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World Cup: Five Favorites For Brazil 2014

In July 2006, Ronaldinho was the consensus best player in the world, Spain were perennial losers, Lionel Messi could not crack Argentina’s starting XI and Chelsea were preparing to dominate, with superstar signings Michael Ballack and Andiry Shevchenko.  Four years is a long time.  Speculation at this stage is preliminary, but it’s still fun.   With all the requisite caveats, here are the five favorites to win the 2014 World Cup in Brazil.

Spain: Spain’s “Golden Generation” ranges from 23 to 26 years old.  So, this same group will be poised for a run at Euro 2012 and the 2014 World Cup before their flames extinguish. For 2014, however, they will need to replace two icons, Carles Puyol (36) and Xavi Hernandez (34). Fabregas is the logical successor for Xavi, but finding another Puyol will be more difficult. Spain has a great team, but they need to avoid the Italian trap and continue evolving by bringing in fresh talent. The World Cup win should be the tipping point for Spanish soccer, not the apex.

Germany: Germany won recent championships at U-17, U-19 and U-21 level. It payed off in 2010 when those players poured into the senior national team. The veterans, Lahm (30), Schweinsteiger (29) and Podolski (29), will be there in 2014. Muller, Kroos, Marin, Ozil and Boateng all will be under 25. The only starters who will miss the Brazil campaign will be Klose and Arne Friedrich.  Neither loss is critical.  Spain’s decisive advantage against Germany was experience and fluency.   Much of the German team was brought together shortly before the tournament.  That should not be an issue in 2014.

Brazil: Brazil will have home-field advantage.  Having missed the past two semifinals, that might be more of a pressure for them than a benefit.  The Samba Kings must be completely overhauled during the next four years, and, hopefully, with a little more samba. They will lose their defensive core, Lucio, Juan and Gilberto Silva. Maicon, Michel Bastos, Dani Alves, Elano, Kaka, Julio Baptista, Luis Fabiano and Robinho will all be in their thirties.  Brazil made the final of the U-20 World Cup in 2009, but not one of those players made Dunga’s squad for South Africa. They need a coach who can handle the pressure (Scolari?), they need to rebuild and they need to hope Neymar and Pato develop into the next Ronaldo and Ronaldinho.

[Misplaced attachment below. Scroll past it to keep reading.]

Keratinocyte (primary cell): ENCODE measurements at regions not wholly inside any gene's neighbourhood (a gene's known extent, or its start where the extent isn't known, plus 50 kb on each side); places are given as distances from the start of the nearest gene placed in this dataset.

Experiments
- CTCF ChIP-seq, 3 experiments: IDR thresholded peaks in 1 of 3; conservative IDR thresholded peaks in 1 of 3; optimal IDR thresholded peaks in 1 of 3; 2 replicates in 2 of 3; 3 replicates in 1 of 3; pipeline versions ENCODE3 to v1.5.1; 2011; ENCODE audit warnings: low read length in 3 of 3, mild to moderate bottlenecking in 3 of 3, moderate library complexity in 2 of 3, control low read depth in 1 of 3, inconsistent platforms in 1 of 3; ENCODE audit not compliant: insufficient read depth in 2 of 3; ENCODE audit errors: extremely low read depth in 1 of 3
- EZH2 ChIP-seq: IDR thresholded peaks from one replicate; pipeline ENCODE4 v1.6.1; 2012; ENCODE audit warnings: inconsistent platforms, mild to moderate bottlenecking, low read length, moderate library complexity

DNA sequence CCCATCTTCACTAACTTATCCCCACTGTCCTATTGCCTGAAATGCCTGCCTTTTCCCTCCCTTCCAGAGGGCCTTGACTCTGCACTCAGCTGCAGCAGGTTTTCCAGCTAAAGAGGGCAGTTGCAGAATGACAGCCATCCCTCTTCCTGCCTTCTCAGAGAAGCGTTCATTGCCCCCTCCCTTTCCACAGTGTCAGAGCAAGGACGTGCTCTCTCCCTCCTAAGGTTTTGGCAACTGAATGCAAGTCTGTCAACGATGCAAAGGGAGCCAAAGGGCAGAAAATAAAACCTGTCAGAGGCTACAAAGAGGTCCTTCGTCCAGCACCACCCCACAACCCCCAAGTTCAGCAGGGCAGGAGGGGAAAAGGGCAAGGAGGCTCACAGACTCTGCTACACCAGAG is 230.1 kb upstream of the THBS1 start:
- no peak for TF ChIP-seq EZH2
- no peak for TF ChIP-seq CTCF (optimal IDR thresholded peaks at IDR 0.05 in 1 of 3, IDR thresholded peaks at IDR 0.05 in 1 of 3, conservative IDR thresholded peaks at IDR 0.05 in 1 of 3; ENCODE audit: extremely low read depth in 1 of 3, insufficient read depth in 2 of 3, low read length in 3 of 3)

Argentina: Argentina will lose a number of players. Most of them you wouldn’t mind losing. Di Maria, Pastore, Higuain, Aguero and the best player in the world, Leo Messi, will be under 27 in 2014. Tevez and Mascherano should both be available at 30. They will have Spain-based players, such as Gago, Banega and Perotti who can fill out a more stable midfield. The trouble will be rebuilding their back four from scratch. Nicolas Otamendi is the only defender from this Argentina team who will be under 32 in 2014.  With a passable defense and a reputable coach, Argentina have enough talent to make 2014 Messi’s tournament.

France: It sounds crazy, but bear with me. Domenech is out, as are all of the labor leaders. Laurent Blanc, one of the game’s brightest young managers, is in.  Franck Ribery, who will be 31, is the only veteran who should be in the 2014 mix. Though lamentable, “the incident” will give Blanc the “blanc” slate he needs. Hugo Lloris, one of the best goalkeepers in the world, will only be 27. They can build a team around Lassana Diarra and Yoan Gourcuff, whom Blanc coached at Bordeaux. They can round out the team with players such as Gael Clichy, Sagna, Diaby, Nasri, Benema, Ben Arfa, and Loic Remy. Talent won’t be an issue, if they can focus and organize it.

[Spain photo via Icon, Brazil photo via Getty]

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